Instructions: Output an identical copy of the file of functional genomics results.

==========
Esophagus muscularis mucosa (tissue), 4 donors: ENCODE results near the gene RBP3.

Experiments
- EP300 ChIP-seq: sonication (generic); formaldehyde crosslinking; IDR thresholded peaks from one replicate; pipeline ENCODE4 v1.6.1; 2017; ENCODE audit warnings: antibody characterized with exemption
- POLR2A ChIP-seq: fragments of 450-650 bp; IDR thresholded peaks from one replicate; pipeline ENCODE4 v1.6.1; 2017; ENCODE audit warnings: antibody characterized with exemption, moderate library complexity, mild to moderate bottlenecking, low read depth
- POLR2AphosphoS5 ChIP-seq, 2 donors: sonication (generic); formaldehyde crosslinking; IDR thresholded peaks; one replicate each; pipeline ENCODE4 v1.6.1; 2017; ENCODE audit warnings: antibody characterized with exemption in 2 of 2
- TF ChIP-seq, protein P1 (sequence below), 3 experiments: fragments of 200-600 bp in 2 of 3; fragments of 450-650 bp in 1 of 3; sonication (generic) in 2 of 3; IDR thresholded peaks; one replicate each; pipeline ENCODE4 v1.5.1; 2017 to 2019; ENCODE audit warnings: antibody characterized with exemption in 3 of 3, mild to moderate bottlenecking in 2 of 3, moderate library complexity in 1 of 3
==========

Esophagus muscularis mucosa (tissue), 4 donors: ENCODE results near the gene RBP3.

Experiments
- EP300 ChIP-seq: sonication (generic); formaldehyde crosslinking; IDR thresholded peaks from one replicate; pipeline ENCODE4 v1.6.1; 2017; ENCODE audit warnings: antibody characterized with exemption
- POLR2A ChIP-seq: fragments of 450-650 bp; IDR thresholded peaks from one replicate; pipeline ENCODE4 v1.6.1; 2017; ENCODE audit warnings: antibody characterized with exemption, moderate library complexity, mild to moderate bottlenecking, low read depth
- POLR2AphosphoS5 ChIP-seq, 2 donors: sonication (generic); formaldehyde crosslinking; IDR thresholded peaks; one replicate each; pipeline ENCODE4 v1.6.1; 2017; ENCODE audit warnings: antibody characterized with exemption in 2 of 2
- TF ChIP-seq, protein P1 (sequence below), 3 experiments: fragments of 200-600 bp in 2 of 3; fragments of 450-650 bp in 1 of 3; sonication (generic) in 2 of 3; IDR thresholded peaks; one replicate each; pipeline ENCODE4 v1.5.1; 2017 to 2019; ENCODE audit warnings: antibody characterized with exemption in 3 of 3, mild to moderate bottlenecking in 2 of 3, moderate library complexity in 1 of 3